The arguments in "Sacred cows' herd instinct" (THES, July 21) were not helped by those touches of sensationalism. The author was a "former adherent" (addict? cult follower?) and remained "anonymous" (in case his or her knee caps were blown off by rabid critical theorists?).
It all smacked of those true confessions and, though entertaining in parts, this genre does not further the case against critical theory. The author sounds like a liberal humanist at bay.
A few years ago I was teaching early 20th-century American literature. The students, because of modularisation, came from different schools and years. While some had read the "classics" very few had an idea of the American canon. Yet they were supposed to "deconstruct" the canon.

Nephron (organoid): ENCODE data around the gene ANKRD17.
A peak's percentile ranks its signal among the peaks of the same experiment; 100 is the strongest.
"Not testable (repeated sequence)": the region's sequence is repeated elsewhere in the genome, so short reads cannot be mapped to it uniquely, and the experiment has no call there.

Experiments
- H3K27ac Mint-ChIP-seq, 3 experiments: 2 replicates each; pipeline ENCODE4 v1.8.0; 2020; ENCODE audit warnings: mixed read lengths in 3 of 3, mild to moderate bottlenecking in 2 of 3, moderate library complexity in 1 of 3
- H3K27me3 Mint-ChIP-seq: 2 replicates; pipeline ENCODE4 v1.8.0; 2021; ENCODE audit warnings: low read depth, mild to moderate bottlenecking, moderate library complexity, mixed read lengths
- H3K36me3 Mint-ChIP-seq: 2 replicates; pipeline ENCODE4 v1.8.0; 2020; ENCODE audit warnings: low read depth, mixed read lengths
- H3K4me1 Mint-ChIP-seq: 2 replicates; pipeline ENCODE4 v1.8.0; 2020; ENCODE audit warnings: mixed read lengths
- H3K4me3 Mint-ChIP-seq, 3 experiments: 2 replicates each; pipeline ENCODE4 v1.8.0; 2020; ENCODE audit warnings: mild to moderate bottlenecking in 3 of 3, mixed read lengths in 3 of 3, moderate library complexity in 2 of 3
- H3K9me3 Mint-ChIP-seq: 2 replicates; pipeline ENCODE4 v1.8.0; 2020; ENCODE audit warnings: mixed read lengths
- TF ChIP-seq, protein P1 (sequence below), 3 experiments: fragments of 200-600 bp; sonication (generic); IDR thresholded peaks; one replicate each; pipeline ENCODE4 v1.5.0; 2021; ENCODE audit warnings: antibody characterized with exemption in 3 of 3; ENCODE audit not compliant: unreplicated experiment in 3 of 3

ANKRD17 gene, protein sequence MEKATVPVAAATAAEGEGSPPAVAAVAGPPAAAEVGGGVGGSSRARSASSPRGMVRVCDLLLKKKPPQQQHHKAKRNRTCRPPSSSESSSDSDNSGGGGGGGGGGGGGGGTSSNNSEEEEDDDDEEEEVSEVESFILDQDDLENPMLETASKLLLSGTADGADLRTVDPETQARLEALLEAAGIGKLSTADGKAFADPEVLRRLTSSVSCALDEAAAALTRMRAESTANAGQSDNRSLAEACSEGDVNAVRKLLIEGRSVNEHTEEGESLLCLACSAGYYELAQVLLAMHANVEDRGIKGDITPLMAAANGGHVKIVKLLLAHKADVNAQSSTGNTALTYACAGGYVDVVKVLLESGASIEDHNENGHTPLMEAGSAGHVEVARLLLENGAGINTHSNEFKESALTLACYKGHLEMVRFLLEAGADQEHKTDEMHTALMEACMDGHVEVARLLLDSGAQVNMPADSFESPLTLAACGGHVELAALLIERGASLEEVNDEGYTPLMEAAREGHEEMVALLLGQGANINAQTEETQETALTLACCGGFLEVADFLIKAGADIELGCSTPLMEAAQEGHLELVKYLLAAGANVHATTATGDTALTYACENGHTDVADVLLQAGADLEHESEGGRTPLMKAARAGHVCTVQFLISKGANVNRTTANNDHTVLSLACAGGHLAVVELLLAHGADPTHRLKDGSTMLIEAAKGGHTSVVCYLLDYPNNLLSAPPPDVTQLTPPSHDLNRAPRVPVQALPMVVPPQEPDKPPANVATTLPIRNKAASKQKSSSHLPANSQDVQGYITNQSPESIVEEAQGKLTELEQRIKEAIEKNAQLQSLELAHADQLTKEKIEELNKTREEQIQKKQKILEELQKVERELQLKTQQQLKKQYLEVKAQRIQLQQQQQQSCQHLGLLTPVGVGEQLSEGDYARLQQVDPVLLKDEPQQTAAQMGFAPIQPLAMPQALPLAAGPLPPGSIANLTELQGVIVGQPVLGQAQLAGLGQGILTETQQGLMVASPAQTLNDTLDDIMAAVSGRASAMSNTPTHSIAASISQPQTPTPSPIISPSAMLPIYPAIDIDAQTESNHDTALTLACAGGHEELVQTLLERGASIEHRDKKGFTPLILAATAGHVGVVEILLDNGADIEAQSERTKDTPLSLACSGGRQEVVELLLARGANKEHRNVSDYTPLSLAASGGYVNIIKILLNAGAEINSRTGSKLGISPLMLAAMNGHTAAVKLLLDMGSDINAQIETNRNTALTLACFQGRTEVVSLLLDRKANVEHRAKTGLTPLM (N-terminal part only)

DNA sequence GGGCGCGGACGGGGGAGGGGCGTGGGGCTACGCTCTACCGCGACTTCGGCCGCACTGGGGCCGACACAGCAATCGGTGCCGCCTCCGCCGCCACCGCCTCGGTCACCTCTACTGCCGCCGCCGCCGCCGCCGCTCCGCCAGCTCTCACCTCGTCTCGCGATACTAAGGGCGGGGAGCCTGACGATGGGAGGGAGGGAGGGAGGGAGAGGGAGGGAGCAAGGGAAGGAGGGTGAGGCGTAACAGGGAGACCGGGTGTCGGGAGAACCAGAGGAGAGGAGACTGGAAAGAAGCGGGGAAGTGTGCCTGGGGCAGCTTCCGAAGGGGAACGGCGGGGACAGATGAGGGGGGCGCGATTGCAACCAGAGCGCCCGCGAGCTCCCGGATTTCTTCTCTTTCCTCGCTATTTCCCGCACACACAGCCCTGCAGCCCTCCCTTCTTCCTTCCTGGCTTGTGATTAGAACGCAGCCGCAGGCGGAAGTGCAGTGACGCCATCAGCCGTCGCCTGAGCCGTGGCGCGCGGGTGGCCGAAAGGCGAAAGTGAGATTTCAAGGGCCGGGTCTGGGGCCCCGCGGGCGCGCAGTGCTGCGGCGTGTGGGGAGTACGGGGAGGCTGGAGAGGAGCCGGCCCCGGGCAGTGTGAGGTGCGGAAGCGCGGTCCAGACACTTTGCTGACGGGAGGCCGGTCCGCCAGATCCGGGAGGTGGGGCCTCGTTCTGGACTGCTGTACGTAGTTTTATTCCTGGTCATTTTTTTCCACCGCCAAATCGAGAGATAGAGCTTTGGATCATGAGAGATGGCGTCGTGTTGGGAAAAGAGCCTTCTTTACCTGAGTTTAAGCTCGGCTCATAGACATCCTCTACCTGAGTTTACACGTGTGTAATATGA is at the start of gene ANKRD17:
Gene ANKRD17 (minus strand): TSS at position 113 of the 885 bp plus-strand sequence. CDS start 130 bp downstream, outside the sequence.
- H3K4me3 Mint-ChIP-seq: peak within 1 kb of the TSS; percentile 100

Due to deadlines and other commitments the students had to race through the library looking for the critical can openers - books on theory. The result was depressing. They had not had time to enjoy reading the novels and nor were they able to understand the concepts and categories informing critical theory. Clearly something should be done. I think that it would help if students were taught the tradition and then given the opportunity to "deconstruct" it. If one wants to eat baked beans (contents/tradition) one does not start by digesting the can opener (critical theory).